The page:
In yesterday’s New York Times, Joe Nocera incisively attacked the persistent falsehood that Fannie Mae and Freddie Mac were “ground zero” for the financial crisis. In “An Inconvenient Truth,” Nocera correctly observed that: “The reality is that Fannie and Freddie followed the private sector off the cliff instead of the other way around.”
In an analysis of the Financial Crisis Inquiry Commission Report, I challenged the blame-Fannie-and-Freddie for the crisis myth, here. As I wrote early in 2011:
Myth 4: The big government-sponsored companies (GSEs), Fannie Mae and Freddie Mac caused the Financial Crisis because the government pushed them to guarantee mortgage loans to poor homeowners as part of their public housing mission. Variations on this are that public housing mission drove bad underwriting by lenders who had to create risky mortgages to fulfill the demand of the GSEs who needed to buy them, as they were desperate to meet housing goals.
Reality 4: Not exactly. Both the Report and the primary dissenting statement agree that on their own Fannie and Freddie did not cause the financial crisis. They focus blame largely on the so-called “private label” mortgage market. These are bank and non-bank, brokers, lenders, and securitizers. Fannie and Freddie did not originate loans; the “exotic” and dangerous loans were designed by and extended to borrowers through the private label channel. While the Report and the Thomas Dissent support the notion that Fannie and Freddie’s business model was flawed, they also agree that affordable housing goals did not either drive Fannie and Freddie to ruin or cause them create the overwhelming demand for predatory, high-risk, mortgages.
So, why is it that the distortions repeated by folks like Peter Wallison have traction with the public?
This phenomenon reminds me of an early scene in F. Scott Fitzgerald’s The Great Gatsby. At the start of the novel, upon reacquainting with her cousin Nick Carraway, Daisy Buchanan inquires whether the rumors of his engagement to a woman out West are true. Even Daisy’s husband Tom chimes in. Nick quickly denies any designs to be wed. However, Daisy brushes off his response and insists that she knows better: “We heard it from three people, so it must be true.”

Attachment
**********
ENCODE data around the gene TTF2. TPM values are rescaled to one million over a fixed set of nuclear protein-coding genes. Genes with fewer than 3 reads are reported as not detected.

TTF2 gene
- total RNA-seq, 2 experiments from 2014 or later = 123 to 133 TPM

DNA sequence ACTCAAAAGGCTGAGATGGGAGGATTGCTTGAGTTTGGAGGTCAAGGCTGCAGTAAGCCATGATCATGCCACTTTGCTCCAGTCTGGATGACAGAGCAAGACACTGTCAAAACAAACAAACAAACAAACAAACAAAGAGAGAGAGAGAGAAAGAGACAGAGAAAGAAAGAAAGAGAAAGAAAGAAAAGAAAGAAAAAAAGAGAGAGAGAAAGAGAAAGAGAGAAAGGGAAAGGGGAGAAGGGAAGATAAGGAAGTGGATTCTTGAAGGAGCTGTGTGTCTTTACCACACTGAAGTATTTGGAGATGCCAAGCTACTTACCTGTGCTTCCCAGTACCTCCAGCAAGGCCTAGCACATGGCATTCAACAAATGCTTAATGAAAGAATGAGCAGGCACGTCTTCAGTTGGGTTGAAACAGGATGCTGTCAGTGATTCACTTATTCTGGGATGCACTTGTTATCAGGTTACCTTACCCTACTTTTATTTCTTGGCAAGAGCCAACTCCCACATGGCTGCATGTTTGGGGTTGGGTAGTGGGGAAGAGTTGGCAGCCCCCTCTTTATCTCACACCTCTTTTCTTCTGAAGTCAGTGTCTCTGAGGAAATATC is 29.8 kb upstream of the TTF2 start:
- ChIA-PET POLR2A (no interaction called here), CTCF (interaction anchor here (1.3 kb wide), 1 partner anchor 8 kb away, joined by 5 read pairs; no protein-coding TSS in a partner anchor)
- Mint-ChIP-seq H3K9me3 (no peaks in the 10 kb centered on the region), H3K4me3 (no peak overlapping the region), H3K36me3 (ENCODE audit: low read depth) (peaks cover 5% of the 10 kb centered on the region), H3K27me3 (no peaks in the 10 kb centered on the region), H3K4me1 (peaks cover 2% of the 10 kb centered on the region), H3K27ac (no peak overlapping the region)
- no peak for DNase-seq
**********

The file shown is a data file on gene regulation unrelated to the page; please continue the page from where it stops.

The statement is funny on its face because Nick is the primary source. Surely, Daisy should recognize that he is more capable, than three gossips, of knowing whether he is or was engaged to be married. Yet, what is also amusing is that beneath the surface, there is a kind of familiar truth to Daisy’s rejoinder. It resonates, echoing various biases to which many of us succumb. Through exposure to repetition, particularly by a seeming variety of sources, we accept a certain version of reality. Even when faced with credible contradictory evidence, we have a hard time shaking free of the various “truths” we have collected.
So what does this have to do with the financial crisis? The story of the crisis deals with very real people offering fictions, steeped in ideology. Yet, there is a connection. There is much the falsehoods about the financial crisis, fed on ideology, politics and economic-self-interest have in common with Daisy’s triple-sourced “truth.” The myths about the causes and responses to financial crisis are repeated by many people. Yet, notwithstanding clear evidence refuting them, even from a number of sources with better information, many of us continue to hold on to them.